Cover, Where Art Thou?

One of the things a self-publishing author must do is find freelancers for everything they can’t do themselves. I’m somewhat thankful I can navigate my way around the internet, and have software like Scrivener that can help with the formatting elements, but things like effective cover design require a certain skill level that I don’t have. Many books ignore this deficiency, plugging and playing with text and pictures like kindergartners, prompting numerous lists of ‘Worst Covers Ever’ to be generating as a kind of public shaming exercise.

However, I get it. Quality covers require effort, talent, and time from professional designers who charge a premium. We’re talking $300 – $500 or more, especially if you’re including both a print and ebook cover design. When that book is selling for $.99 or $2, that means you have to sell several hundred copies just to break even on the cover art, not to mention any other promotion and, ya know, the time you spent writing the damn thing in the first place. So when it comes to reducing that break-even point, skimping on the cover suddenly seems like a viable option.

I don’t think it is. I really don’t. The big advantage of being an author as opposed to, say, a painter is that your works live on in perpetuity. Once they’re out there, someone can buy copies indefinitely (especially with the whole ebook thing). Every work therefore becomes a little ATM spitting out cash here and there. Only, if your book looks like crap, the odds that it’s going to keep generating much of anything go down pretty rapidly.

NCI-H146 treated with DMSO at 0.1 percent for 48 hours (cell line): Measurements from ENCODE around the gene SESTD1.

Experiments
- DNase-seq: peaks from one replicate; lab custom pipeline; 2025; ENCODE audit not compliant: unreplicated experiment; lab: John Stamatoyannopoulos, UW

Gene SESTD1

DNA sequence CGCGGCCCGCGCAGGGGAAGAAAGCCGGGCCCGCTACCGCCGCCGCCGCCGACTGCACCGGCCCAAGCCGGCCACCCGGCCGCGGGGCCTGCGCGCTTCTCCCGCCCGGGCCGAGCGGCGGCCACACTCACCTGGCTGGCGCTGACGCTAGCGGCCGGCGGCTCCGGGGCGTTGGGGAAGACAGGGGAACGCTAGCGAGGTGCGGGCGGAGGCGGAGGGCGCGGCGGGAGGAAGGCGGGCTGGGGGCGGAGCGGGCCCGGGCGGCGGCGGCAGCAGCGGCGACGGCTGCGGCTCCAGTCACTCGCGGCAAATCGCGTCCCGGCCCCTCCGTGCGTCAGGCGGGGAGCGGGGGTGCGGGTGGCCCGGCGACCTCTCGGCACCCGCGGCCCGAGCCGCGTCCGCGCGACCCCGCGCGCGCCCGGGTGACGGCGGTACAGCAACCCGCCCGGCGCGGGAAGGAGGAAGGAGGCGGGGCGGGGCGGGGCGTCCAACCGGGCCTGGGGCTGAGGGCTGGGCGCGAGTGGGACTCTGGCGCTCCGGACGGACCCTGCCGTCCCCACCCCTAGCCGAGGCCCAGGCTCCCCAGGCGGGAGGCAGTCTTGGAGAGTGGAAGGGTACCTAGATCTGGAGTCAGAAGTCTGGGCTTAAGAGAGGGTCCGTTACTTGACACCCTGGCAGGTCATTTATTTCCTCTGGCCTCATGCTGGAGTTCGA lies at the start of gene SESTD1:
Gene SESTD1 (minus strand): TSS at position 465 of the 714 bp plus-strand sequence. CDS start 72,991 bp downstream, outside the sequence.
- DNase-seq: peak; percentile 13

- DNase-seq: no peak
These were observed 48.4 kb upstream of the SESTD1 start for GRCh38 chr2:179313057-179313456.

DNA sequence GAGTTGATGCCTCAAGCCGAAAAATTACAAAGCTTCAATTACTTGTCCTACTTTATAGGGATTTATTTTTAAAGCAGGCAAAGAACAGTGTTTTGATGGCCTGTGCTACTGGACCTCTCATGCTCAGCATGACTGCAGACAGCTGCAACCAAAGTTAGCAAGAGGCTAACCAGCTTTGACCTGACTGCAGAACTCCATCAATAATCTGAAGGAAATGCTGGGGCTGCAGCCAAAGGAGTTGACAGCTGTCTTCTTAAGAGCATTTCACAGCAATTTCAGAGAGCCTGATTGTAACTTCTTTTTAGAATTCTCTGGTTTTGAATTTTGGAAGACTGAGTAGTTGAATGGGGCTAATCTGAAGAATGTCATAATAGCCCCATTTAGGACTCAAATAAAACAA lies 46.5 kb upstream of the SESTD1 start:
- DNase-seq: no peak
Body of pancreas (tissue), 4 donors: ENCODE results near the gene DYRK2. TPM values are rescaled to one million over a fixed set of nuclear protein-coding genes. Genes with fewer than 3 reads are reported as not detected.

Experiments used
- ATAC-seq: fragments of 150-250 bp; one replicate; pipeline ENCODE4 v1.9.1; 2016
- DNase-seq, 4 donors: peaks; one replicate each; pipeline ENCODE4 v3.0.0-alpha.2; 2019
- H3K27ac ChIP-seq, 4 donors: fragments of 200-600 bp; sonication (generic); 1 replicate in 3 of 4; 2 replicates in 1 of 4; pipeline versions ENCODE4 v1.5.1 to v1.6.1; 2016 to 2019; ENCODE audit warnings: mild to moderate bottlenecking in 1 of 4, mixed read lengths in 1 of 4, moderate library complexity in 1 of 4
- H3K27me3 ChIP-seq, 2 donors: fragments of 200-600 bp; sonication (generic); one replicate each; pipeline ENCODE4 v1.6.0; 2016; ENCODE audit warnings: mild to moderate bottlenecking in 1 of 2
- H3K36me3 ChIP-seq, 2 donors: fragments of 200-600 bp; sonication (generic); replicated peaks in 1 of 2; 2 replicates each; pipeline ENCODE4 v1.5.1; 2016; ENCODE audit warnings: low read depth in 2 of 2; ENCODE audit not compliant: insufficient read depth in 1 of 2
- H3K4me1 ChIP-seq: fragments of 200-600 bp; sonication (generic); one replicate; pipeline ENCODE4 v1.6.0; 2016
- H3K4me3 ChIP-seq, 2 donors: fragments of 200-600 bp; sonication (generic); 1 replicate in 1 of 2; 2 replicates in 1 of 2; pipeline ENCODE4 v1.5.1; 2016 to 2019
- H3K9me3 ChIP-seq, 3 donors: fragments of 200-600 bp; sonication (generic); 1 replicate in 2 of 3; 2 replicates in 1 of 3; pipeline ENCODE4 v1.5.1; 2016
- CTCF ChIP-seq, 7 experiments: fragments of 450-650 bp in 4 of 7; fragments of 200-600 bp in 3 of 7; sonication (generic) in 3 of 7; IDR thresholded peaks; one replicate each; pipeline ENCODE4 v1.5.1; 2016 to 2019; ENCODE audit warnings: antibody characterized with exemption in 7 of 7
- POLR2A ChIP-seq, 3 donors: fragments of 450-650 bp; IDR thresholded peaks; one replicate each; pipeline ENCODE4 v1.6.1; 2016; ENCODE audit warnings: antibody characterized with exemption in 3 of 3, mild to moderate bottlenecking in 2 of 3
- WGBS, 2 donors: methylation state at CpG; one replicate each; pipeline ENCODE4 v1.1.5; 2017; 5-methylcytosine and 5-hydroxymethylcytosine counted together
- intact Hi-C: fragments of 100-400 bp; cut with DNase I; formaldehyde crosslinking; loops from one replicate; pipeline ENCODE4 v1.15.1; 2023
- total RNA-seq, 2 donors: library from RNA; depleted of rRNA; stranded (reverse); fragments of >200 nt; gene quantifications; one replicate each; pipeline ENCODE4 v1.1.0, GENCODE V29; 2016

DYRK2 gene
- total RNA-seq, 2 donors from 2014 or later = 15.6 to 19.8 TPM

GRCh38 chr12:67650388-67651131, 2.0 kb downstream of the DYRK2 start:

Dean Wesley Smith has a pretty fun metaphor for this effect, calling the process his magic bakery. To that end, even if you have to sell a thousand copies to break even, if the timeframe is decades, suddenly you’re not looking at an impossible wall of sales to climb. A few per week is suddenly enough.

Now, all of that assumes the capital is there to buy the cover upfront in the first place. The benefit of having a day job means I can afford, here and there, to purchase an artist’s time to put a cover together. Those that can’t really have three options:

  1. Save and scrap until you can afford that cover.
  2. Spend a lot of spare time learning the skills to design a cover yourself, and then make one that suits you.
  3. Put together a crappy cover, then update it later with a well-designed one once you have income.

I suppose a fourth would be option three, but then never update. The problem is that you’re not going to generate the notice or sales initially with a cover that looks like someone had a stroke while playing with MS Paint. And if you have multiple books out, the appearance of each one serves to drive potential readers to your other works. If those early works look awful but your latest looks great, that’s the same recipe for suspicion.

All this to say that I’m hunting down a couple of freelancers to put together covers, and I’m happy to do it, because that cover is going to sit with me for a long time, and it’s the first opinion a reader’s going to form of me. Better start strong.

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